By continuing to use the site you agree to our Privacy & Cookies policy

Quality of care linked to staff support, says Hunt

Improving the quality of care given by nurses and other healthcare professionals will be a major priority for the NHS over the next two years, after health secretary Jeremy Hunt made it central to his first NHS mandate.

Under the Health Act, which aimed to reduce political interference in the NHS, the mandate is the primary means by which the health secretary can influence the health service.

The document was laid before Parliament on Tuesday. It set a number of objectives for the NHS Commissioning Board to achieve by March 2015. They include ensuring the NHS becomes among the best in Europe at helping people with long term conditions to live independently and gets “dramatically better” at involving patients in decisions about their care.

Launching the mandate, Mr Hunt said: “Never in its long history has the NHS faced such rapid change in our healthcare needs, from caring for an older population, to managing the cost of better treatments, to seizing the opportunities of new technology.

“This mandate is about giving the NHS the right priorities to deal with those challenges. We do not want an NHS that focuses on narrow performance indicators but instead looks at true measures of whether all of us are receiving the highest quality of care.”

It is intended that the NHS Commissioning Board - which will oversee planning of NHS care from April next year - will work with local GP-led clinical commissioning groups to bring about improvements, including by writing them into contracts with hospitals and other providers.

The mandate also tasks the commissioning board with reducing avoidable harm by creating a culture of patient safety and making “rapid progress” in collecting patients’ views on the care they receive.

It recognises that quality of care is linked to how well organisations “engage, manage and support their own staff”. It suggests NHS staff should be asked more regularly whether they would recommend their organisation to friends and family in a drive to bring about improvements. Currently most NHS staff are asked once a year as part of the staff survey.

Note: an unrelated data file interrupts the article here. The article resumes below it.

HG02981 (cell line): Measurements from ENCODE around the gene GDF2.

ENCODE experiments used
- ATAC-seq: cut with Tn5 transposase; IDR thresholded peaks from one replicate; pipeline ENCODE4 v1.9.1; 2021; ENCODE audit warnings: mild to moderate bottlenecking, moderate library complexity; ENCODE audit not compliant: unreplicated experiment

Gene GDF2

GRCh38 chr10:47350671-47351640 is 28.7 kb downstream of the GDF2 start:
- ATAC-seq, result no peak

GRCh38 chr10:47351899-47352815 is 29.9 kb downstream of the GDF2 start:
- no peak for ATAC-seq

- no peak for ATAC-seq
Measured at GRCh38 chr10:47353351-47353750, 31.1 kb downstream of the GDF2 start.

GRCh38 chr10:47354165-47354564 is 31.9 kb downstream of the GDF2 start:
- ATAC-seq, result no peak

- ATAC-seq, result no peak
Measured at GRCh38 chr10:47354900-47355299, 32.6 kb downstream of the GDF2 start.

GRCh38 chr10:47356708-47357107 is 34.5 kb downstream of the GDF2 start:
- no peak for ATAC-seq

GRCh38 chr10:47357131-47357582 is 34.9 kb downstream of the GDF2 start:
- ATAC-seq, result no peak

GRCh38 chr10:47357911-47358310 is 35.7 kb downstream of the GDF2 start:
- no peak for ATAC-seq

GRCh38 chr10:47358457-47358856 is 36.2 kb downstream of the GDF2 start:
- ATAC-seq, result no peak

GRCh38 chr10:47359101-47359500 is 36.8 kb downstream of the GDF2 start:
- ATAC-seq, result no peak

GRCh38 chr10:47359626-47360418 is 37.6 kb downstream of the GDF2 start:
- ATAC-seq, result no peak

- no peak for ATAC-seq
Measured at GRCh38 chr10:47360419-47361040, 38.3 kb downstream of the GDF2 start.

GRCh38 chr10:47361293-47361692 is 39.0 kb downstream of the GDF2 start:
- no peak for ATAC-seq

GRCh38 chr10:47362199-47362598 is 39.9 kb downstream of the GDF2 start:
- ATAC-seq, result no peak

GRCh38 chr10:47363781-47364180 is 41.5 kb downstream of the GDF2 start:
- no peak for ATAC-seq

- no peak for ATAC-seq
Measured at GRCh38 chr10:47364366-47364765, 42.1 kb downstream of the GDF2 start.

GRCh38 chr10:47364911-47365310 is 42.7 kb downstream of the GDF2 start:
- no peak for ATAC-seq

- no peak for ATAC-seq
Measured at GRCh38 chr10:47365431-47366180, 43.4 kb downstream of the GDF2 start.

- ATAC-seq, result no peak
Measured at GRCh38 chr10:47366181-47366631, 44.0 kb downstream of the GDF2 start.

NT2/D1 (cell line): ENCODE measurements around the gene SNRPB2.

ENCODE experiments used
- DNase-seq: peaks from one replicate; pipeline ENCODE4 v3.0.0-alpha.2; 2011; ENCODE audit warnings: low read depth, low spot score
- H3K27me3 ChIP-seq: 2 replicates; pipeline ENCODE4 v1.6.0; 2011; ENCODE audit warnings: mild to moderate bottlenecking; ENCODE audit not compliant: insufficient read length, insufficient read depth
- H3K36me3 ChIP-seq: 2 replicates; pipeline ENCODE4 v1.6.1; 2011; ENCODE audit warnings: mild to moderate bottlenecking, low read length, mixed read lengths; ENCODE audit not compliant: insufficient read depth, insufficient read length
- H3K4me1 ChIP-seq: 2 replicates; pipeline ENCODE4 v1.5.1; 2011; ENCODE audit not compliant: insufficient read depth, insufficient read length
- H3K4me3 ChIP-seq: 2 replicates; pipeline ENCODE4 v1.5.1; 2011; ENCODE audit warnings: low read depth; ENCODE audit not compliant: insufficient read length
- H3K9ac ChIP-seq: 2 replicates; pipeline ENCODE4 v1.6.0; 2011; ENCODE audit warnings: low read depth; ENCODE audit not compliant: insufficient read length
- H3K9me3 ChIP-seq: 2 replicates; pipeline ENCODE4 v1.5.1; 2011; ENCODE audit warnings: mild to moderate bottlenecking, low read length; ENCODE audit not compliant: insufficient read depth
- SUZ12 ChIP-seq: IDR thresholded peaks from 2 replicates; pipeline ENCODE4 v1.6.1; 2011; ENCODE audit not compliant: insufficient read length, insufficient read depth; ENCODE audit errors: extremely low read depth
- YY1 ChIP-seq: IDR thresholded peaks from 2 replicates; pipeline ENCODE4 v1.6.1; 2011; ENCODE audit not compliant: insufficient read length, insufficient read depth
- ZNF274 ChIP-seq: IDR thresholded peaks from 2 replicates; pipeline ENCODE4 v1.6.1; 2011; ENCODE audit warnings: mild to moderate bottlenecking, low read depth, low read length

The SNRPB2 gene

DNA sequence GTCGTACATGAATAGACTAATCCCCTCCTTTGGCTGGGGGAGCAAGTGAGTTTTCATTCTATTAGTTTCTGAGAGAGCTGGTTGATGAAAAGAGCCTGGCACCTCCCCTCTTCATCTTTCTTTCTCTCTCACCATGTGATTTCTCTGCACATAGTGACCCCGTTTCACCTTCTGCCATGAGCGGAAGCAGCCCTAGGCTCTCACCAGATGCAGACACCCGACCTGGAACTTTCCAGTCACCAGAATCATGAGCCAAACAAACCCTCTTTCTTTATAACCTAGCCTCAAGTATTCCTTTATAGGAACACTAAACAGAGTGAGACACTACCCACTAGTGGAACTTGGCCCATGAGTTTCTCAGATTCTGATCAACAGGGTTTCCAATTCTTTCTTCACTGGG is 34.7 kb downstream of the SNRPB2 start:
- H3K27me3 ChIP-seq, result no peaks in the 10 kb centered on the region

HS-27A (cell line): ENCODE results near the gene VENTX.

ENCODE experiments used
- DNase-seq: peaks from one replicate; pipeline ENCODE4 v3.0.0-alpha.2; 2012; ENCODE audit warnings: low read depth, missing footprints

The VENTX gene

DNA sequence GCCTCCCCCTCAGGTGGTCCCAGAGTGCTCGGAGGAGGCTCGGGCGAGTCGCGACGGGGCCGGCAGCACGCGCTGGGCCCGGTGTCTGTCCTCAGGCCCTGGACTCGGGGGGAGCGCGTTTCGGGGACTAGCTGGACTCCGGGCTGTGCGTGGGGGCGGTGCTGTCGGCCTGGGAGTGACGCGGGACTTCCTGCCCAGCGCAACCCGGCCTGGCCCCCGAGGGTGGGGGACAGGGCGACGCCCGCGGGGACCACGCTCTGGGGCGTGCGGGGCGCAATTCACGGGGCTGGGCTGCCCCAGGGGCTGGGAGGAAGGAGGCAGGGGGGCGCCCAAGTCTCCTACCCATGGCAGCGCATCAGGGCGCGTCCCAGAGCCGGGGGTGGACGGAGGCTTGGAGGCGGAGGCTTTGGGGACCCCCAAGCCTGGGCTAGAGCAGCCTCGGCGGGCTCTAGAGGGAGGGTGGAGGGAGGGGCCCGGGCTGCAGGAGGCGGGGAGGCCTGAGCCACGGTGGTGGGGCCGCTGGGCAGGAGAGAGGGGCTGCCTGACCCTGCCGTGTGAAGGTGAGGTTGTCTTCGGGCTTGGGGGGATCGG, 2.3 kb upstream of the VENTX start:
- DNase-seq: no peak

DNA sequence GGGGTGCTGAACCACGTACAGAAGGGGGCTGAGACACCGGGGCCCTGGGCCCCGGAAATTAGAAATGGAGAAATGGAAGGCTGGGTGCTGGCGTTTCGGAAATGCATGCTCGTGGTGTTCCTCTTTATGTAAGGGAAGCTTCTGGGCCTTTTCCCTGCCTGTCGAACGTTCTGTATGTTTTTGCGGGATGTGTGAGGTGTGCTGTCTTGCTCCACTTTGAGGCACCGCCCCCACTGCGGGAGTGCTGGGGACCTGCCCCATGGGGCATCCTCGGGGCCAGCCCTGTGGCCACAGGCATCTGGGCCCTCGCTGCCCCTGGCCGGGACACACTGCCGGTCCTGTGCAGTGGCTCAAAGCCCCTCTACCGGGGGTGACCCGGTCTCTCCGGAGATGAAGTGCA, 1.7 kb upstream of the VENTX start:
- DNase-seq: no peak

Elaine Maxwell, assistant director of the Health Foundation and a former nursing director, said the government had previously tended to have a more medical focus on measuring treatment efficacy, while the mandate recognised nursing’s contribution much more than before.

“The mandate moves away from having numeric targets and it talks about care in a more holistic way. That’s really important for nursing’s role because nurses are often the care managers,” she told Nursing Times.

Royal College of Nursing chief executive and general secretary Peter Carter welcomed the commitment to improving quality.

He said: “We hope that it will be a meaningful and usable set of principles that embodies the purpose of the service so that it is fit to meet its considerable challenges. We believe that it is right for the NHS to be ambitious, and to aspire to extend lives and improve mental as well as physical health.”

Readers' comments (8)

  • tinkerbell

    you're so funny, Dr Desperate, what like the support we are receiving at the moment under this tory regime. Don't make me laugh, such hypocrisy should get some kind of a prize.

    The beatings will cotinue until morale improves.

    Unsuitable or offensive?

  • michael stone

    Getting a bit more analytical than Tink was (although Tink was right),

    ' We do not want an NHS that focuses on narrow performance indicators but instead looks at true measures of whether all of us are receiving the highest quality of care.”'